It’s the early 1990s. You’re driving home from school with your friend when “Losing My Religion” by REM comes on the radio. “I love this song!” she yells, knocking your awkwardly oblong “car phone” out of the cigarette lighter as she lunges for the volume dial. Deciding to do your friend a solid, you plug a blank tape into your cassette recorder upon returning home and proceed to make her an REM mixtape with “Losing My Religion” as track number one. You take it to her the following night with a six-pack of Zima Gold and a large pizza. You’ve just completed an information transfer via the “sneakernet”: a colloquial term describing the process of sharing electronic information by physically transporting it from one location to another. Record labels, production companies and other copyright-sensitive rights holders have seldom taken issue with this sort of sharing.
Fast forward about twenty years. Your daughter starts a business that allows individuals to transfer their MP3 files to a central server and share in the profit when their files are purchased from the server by someone else. Despite being careful to stipulate that her customers must delete their files upon transferring them to her company’s server, your daughter only makes sales to a few customers —including, for symmetry’s sake, your REM-fan-friend’s daughter—before she is sued for copyright infringement. Why did your daughter’s sharing activity result in legal action while yours did not? Both you and your daughter transferred information on a small scale. Both you and your daughter seemed to engage in distribution activities that fell within the bounds of our Copyright Act’s “first sale doctrine” (the principle that allows an individual who has lawfully received a copyrighted work to by and large dispose of that work as he or she sees fit).
The answer: the growth of new technologies has made finding copyright infringement immeasurably easier. During the “sneakernet” era, there was virtually no way for a third party to know about a small-scale transfer of electronic information. Today, transfers of MP3s and other digital files are easily traceable. How do the younger generations that are in the vanguard of the culture that has taken shape around digitization feel about this development? At an American Bar Association program last Wednesday, entitled, “The Politics of Copyright,” ALA Office for Information Technology Policy (OITP) Consultant Jonathan Band suggested that our Copyright Act may be experiencing a “crisis of credibility” among young Americans. The men and women of this country who are in their twenties and younger grew up with digital technology. To many of these individuals, the litigious environment surrounding file-sharing is vexing, as are recent court rulings against the application of the “first-sale doctrine” to transactions taking place in the digital realm.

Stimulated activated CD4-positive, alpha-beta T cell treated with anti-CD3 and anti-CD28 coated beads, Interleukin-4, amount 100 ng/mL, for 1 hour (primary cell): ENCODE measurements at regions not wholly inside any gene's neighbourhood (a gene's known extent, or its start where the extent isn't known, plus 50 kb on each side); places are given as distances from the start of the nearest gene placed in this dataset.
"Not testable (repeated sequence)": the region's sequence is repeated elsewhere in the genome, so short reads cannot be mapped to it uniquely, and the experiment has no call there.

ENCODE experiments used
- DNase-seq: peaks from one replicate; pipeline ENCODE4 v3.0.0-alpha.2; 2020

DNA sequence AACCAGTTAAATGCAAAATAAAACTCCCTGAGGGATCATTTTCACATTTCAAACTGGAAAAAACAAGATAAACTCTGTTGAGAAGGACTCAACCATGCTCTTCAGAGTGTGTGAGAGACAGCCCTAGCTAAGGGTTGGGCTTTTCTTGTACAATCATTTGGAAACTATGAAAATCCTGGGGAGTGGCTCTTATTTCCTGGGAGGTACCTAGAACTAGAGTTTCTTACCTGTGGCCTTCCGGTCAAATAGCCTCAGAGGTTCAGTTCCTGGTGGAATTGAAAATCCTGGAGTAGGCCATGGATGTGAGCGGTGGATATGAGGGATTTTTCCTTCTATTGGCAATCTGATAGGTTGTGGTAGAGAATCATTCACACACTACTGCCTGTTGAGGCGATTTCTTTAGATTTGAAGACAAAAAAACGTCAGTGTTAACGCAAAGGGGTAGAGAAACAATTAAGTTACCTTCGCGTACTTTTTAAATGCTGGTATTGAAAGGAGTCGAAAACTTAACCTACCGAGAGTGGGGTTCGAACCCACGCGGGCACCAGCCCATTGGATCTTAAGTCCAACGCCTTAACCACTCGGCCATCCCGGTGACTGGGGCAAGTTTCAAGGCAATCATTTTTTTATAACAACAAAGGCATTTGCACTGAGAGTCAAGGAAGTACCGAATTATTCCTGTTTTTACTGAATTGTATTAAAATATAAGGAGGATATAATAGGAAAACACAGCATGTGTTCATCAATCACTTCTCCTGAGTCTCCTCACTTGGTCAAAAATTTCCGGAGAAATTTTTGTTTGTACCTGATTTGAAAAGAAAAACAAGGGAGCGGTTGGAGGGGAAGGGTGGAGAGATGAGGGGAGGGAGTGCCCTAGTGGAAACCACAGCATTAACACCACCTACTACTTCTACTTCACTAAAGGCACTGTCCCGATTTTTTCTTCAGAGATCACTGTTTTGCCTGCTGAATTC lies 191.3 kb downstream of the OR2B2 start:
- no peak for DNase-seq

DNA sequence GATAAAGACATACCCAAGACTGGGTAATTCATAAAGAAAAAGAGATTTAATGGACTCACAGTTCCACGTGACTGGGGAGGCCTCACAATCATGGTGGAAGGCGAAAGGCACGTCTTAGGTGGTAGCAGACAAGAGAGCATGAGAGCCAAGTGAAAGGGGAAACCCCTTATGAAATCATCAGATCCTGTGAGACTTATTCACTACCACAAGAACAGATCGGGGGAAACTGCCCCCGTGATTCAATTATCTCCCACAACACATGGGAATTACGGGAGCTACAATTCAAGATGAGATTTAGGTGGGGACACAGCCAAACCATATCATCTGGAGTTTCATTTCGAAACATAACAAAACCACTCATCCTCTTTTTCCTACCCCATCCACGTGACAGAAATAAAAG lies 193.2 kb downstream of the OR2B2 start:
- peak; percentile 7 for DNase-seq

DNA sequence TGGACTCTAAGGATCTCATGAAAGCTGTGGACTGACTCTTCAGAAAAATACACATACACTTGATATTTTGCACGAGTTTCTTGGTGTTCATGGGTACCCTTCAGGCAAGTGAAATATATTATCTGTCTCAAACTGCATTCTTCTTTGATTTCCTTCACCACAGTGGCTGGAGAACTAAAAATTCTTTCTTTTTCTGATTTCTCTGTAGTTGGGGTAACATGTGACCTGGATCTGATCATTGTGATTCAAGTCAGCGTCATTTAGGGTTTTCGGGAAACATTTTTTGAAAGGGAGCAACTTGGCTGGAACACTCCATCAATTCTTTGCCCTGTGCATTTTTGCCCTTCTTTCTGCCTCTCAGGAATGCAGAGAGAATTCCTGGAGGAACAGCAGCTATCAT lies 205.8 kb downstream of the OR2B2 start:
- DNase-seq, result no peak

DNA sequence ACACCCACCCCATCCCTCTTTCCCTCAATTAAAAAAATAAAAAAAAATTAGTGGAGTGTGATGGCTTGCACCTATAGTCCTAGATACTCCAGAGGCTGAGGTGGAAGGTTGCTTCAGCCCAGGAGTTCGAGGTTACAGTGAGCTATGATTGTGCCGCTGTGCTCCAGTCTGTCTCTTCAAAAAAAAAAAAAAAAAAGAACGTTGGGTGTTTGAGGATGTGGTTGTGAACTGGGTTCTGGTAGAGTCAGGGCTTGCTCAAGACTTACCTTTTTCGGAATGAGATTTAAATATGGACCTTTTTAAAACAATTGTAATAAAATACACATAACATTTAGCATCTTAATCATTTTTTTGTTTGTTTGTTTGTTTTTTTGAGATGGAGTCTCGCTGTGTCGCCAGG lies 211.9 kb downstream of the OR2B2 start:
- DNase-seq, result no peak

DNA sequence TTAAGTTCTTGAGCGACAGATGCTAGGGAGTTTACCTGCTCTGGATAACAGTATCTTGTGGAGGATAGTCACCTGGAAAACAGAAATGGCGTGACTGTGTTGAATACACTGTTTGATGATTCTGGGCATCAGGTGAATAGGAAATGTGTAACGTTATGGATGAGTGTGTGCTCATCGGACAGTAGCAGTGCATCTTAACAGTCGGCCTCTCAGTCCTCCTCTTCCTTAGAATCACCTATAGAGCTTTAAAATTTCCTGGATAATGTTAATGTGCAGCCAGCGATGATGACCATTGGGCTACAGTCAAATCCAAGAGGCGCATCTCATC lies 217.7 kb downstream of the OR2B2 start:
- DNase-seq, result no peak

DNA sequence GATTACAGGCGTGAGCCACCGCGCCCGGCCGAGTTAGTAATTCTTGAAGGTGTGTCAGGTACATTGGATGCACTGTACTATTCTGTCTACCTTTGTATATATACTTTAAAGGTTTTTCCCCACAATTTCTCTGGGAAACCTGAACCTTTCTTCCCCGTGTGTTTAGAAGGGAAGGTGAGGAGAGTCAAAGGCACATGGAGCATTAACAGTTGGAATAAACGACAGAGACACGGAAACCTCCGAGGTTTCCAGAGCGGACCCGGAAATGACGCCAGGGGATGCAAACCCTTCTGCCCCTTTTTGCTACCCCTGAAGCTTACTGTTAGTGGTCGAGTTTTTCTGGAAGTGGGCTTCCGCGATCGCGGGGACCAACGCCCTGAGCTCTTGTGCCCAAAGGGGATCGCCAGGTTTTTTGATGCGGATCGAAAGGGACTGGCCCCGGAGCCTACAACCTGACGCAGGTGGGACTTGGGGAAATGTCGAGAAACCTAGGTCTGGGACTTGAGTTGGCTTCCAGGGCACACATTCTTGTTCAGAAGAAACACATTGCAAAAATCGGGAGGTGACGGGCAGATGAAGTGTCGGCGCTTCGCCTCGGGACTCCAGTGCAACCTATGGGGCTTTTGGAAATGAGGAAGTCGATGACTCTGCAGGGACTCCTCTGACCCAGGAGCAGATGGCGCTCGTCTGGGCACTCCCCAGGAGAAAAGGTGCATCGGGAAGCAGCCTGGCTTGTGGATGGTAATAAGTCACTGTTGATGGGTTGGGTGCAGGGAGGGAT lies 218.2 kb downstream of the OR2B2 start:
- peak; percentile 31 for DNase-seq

Here at the American Library Association, we feel it is very important to promote public understanding of the Copyright Act. However, many young Americans grow increasingly disillusioned as they familiarize themselves with copyright law and jurisprudence. In light of this trend, we must consider reforming our copyright law so that it better addresses the unique issues surrounding the movement of digital content. This means reexamining policy changes that the American Library Association has long supported. Let’s talk about shortening copyright terms, introducing new formalities regimes and reducing statutory damages. Admittedly, achieving any one of these goals is a formidable task, given current domestic political realities and international legal frameworks. However, if our discussions yielded even marginal progress, we would improve attitudes toward copyright not just among young people, but among all people who believe in the importance of promoting public access to information.